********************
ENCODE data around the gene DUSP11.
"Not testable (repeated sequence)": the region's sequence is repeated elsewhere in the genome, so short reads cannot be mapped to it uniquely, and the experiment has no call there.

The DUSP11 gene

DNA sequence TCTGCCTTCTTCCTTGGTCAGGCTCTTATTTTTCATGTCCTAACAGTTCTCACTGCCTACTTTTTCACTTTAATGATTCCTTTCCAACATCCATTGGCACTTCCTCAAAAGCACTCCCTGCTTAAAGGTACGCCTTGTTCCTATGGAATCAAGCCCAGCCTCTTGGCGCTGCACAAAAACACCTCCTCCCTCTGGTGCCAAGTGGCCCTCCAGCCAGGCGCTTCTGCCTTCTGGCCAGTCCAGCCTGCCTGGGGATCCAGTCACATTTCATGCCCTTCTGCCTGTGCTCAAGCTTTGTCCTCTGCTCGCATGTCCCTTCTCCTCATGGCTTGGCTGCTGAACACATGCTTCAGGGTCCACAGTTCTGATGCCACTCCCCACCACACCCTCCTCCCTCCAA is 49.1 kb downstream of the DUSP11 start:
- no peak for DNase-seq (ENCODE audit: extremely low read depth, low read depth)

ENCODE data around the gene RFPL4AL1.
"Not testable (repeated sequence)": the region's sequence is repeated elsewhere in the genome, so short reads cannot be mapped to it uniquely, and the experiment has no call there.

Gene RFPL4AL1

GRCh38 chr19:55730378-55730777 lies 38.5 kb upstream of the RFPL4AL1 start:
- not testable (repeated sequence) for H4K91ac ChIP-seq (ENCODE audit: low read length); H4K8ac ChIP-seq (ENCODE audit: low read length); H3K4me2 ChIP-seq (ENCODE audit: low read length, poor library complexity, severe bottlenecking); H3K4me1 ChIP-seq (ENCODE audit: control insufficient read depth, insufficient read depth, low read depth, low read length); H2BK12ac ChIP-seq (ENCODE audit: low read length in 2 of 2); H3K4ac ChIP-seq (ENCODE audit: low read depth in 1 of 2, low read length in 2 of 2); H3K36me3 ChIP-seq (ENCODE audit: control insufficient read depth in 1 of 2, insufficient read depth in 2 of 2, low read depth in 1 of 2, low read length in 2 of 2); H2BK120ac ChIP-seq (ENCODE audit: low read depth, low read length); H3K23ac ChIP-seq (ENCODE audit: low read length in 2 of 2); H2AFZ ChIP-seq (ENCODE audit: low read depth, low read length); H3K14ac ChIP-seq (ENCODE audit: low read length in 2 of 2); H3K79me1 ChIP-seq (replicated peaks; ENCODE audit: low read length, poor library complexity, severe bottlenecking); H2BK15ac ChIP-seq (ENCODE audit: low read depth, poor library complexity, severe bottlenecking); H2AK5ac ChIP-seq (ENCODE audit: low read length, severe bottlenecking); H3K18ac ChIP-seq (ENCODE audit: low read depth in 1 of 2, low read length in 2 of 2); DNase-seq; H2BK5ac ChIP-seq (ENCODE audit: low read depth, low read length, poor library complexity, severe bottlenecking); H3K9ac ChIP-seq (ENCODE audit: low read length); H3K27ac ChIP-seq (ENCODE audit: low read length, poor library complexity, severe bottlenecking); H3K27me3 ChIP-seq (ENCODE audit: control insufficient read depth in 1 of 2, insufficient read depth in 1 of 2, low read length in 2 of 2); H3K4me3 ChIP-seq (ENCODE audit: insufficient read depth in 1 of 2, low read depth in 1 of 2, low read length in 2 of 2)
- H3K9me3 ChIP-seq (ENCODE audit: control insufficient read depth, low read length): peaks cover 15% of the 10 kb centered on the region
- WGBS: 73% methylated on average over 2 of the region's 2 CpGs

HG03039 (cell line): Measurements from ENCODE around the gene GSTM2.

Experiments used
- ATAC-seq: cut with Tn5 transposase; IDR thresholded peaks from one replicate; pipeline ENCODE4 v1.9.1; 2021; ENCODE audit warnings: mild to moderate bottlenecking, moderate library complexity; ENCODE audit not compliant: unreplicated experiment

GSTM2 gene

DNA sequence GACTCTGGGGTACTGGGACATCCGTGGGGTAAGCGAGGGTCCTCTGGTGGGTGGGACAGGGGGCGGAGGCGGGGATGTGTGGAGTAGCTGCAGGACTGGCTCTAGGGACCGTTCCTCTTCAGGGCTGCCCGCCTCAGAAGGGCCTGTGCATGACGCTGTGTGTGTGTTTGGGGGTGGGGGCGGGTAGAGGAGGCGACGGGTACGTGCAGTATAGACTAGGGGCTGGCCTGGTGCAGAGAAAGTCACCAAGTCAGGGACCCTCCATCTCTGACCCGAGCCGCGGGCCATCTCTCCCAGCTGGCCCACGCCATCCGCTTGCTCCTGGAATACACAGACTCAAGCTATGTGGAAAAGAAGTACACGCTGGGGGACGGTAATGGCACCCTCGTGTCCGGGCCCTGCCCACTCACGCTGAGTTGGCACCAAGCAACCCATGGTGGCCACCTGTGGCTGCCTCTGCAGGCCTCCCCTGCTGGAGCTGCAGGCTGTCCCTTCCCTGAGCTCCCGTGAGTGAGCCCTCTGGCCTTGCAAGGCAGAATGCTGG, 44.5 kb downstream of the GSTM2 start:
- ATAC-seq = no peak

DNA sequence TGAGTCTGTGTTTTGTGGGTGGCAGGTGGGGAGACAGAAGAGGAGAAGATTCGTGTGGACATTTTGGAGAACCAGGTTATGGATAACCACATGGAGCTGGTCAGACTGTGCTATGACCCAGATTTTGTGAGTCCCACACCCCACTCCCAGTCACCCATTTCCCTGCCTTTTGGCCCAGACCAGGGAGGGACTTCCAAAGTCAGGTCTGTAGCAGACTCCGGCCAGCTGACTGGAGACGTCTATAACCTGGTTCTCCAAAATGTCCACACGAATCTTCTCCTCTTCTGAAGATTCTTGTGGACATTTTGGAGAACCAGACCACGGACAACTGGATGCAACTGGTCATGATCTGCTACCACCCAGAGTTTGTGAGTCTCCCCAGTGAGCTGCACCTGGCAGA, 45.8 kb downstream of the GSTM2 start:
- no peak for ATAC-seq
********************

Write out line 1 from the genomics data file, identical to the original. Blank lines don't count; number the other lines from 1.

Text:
ENCODE data around the gene DUSP11.